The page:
Accounting for Employee Flows

Jeppe Christoffersen*, Thomas Plenborg, Morten Seitz

*Corresponding author for this work

Research output: Contribution to journalJournal articleResearchpeer-review

111 Downloads (Pure)

Abstract

This paper examines employee flows and the association with firm earnings and interest rates. We use administrative employer–employee matched panel data from Denmark spanning 17 years and hence exploit actual data on employee arrivals (labor inflows) and departures (labor outflows). Three main findings emerge. First, we condition by firms’ economic conditions. Departures predict earnings increases for prior-year loss firms, while they predict earnings decreases for prior-year profit firms, suggesting that this conditioning can help explain the mixed results in the literature. Arrivals predict earnings increases, though only for prior-year profit firms. These effects are stronger for high-paid employees than for low-paid ones. Second, the effects of departures are generally larger than the effects of arrivals, consistent with departures disrupting operations. Third, we find that lenders price employee flow information but only for departures of high-paid employees, despite the predictive ability of the flow of other employees for future earnings. Overall our results suggest that employee flows predict firm financial performance but are only partially priced by lenders.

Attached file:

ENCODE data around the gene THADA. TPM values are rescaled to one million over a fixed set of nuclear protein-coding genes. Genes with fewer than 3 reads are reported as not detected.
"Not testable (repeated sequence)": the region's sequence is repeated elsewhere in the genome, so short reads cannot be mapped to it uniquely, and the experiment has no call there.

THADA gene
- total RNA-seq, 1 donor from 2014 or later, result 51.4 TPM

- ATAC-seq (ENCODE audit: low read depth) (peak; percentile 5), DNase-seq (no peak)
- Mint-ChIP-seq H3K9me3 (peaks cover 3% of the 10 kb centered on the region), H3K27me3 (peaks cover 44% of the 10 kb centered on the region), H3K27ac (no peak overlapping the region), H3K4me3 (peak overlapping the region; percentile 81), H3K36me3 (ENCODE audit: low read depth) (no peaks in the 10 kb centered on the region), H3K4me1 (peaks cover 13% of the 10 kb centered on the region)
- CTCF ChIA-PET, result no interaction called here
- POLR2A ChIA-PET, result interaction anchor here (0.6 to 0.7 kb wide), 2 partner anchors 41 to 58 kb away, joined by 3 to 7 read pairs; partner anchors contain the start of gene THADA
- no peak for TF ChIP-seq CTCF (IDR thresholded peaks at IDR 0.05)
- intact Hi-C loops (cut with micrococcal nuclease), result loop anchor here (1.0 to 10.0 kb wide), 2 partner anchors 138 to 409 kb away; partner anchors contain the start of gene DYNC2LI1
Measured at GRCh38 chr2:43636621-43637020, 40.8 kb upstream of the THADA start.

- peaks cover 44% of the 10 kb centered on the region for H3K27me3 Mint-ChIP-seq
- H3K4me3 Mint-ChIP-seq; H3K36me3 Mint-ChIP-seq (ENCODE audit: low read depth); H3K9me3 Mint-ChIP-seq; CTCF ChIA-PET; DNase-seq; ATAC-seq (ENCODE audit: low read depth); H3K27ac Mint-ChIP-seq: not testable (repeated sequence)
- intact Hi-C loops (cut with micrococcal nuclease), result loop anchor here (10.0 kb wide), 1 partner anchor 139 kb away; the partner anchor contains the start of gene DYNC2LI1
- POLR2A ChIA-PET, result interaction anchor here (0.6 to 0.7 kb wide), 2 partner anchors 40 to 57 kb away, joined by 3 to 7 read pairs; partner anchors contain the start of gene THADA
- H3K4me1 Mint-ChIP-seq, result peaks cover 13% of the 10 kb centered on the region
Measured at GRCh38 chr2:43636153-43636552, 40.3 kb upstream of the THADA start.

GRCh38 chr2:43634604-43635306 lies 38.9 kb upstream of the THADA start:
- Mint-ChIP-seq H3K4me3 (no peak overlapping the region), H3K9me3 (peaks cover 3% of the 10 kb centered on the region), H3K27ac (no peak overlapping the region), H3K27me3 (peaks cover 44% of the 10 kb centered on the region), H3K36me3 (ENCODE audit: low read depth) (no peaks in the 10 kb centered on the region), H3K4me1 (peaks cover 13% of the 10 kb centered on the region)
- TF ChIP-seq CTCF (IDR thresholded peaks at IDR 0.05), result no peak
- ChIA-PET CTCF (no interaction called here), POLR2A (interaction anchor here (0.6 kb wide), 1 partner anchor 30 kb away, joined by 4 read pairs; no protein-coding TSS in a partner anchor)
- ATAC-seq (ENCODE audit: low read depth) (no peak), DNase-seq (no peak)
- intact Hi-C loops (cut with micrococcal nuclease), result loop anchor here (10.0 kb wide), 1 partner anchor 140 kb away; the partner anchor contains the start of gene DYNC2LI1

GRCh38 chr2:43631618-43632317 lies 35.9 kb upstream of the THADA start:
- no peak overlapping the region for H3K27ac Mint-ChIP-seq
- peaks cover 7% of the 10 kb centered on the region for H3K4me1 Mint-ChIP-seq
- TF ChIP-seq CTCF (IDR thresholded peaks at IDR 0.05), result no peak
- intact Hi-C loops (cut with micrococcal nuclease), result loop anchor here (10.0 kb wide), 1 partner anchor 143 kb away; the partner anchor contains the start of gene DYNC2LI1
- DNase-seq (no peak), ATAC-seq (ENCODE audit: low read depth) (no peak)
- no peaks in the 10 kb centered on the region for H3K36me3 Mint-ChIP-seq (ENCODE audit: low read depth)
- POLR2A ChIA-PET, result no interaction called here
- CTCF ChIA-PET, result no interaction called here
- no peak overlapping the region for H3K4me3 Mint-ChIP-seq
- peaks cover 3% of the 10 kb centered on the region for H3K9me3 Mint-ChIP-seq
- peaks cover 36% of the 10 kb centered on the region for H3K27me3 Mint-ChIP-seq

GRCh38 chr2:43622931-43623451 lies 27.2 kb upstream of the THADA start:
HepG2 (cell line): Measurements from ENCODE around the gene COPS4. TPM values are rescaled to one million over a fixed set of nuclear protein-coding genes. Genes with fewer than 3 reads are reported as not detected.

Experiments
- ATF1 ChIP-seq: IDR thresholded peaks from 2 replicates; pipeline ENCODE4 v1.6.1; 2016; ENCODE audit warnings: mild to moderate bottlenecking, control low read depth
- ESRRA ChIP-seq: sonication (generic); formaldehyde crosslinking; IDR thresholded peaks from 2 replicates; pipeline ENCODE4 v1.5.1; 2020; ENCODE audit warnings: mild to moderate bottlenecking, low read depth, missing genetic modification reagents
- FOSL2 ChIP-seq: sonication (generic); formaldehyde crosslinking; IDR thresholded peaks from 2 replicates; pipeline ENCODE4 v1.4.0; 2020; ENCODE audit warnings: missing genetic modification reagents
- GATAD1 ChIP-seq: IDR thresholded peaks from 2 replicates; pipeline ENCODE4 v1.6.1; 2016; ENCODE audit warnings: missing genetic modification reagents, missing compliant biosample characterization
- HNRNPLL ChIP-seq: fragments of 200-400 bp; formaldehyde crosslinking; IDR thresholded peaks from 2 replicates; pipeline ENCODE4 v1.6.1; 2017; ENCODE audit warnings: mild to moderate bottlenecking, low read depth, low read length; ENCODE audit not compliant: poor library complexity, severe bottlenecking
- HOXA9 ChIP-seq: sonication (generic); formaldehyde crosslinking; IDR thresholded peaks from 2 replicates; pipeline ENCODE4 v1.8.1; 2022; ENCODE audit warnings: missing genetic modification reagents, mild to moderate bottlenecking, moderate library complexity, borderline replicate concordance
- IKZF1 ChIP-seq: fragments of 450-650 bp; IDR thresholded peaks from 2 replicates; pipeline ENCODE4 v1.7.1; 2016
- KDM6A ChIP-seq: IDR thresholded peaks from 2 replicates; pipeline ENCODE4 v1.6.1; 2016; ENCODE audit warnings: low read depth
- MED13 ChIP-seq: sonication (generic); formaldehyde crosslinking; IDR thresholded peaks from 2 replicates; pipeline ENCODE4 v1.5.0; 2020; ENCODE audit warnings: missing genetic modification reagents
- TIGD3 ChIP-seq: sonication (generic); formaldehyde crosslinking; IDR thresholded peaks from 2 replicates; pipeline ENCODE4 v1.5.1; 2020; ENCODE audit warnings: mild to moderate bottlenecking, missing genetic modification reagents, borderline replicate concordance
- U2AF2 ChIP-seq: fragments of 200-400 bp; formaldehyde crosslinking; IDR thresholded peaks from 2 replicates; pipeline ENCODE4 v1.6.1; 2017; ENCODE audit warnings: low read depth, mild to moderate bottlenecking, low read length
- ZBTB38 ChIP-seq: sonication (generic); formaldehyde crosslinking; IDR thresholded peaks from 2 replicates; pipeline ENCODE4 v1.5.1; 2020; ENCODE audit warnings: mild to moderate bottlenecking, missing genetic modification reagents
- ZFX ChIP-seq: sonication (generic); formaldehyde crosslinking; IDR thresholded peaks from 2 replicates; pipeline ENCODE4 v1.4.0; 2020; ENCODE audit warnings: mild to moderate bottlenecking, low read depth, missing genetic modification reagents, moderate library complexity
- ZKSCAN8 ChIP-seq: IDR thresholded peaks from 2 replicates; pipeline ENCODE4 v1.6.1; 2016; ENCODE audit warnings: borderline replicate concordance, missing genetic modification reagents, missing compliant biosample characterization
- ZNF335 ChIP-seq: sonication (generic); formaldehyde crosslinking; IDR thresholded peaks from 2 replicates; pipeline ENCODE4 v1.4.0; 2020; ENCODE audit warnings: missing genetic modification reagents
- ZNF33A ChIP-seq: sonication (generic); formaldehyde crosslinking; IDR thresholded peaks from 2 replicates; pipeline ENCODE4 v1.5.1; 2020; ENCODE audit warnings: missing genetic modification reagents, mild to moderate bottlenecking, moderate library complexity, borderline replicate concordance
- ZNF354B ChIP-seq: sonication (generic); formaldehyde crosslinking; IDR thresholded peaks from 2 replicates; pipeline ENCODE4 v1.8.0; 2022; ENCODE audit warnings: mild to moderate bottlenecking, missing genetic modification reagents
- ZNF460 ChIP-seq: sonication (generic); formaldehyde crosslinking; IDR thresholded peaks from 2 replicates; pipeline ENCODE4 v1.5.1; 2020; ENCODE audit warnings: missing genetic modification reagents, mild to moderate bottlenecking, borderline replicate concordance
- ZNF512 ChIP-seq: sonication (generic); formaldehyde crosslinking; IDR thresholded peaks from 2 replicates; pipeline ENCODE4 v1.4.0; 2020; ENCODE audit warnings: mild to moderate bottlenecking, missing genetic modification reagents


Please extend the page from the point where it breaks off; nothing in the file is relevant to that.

Original languageEnglish
JournalJournal of Business Finance & Accounting
Volume50
Issue number5/6
Pages (from-to)943-972
Number of pages30
ISSN0306-686X
DOIs
Publication statusPublished - May 2023

Bibliographical note

Published online: 1 December 2022.

Keywords

  • Human capital
  • Labor flows
  • Turnover
  • Hires
  • Credit markets

Cite this